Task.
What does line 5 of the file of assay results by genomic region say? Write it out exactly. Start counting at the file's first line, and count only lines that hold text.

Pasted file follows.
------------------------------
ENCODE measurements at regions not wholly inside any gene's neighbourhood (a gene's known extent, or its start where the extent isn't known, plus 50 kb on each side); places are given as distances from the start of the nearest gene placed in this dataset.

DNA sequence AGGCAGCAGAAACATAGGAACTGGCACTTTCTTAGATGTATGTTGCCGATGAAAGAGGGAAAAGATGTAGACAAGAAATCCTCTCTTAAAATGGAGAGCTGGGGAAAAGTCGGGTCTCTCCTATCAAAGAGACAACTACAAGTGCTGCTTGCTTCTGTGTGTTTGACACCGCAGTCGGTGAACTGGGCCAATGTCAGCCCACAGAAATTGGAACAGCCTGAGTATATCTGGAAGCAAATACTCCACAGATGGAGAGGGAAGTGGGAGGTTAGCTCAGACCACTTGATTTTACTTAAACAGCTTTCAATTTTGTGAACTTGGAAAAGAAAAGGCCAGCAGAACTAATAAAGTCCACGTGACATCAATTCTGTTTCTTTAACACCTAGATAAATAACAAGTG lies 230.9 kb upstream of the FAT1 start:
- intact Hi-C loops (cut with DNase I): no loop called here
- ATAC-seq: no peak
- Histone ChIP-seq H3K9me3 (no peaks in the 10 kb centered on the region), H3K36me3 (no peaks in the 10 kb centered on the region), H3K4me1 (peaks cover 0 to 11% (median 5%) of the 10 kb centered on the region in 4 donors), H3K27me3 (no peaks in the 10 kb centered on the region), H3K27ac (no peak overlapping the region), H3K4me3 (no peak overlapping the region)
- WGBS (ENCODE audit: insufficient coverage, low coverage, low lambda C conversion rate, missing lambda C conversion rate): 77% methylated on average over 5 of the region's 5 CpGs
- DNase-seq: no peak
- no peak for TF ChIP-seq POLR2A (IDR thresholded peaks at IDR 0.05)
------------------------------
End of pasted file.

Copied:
- Histone ChIP-seq H3K9me3 (no peaks in the 10 kb centered on the region), H3K36me3 (no peaks in the 10 kb centered on the region), H3K4me1 (peaks cover 0 to 11% (median 5%) of the 10 kb centered on the region in 4 donors), H3K27me3 (no peaks in the 10 kb centered on the region), H3K27ac (no peak overlapping the region), H3K4me3 (no peak overlapping the region)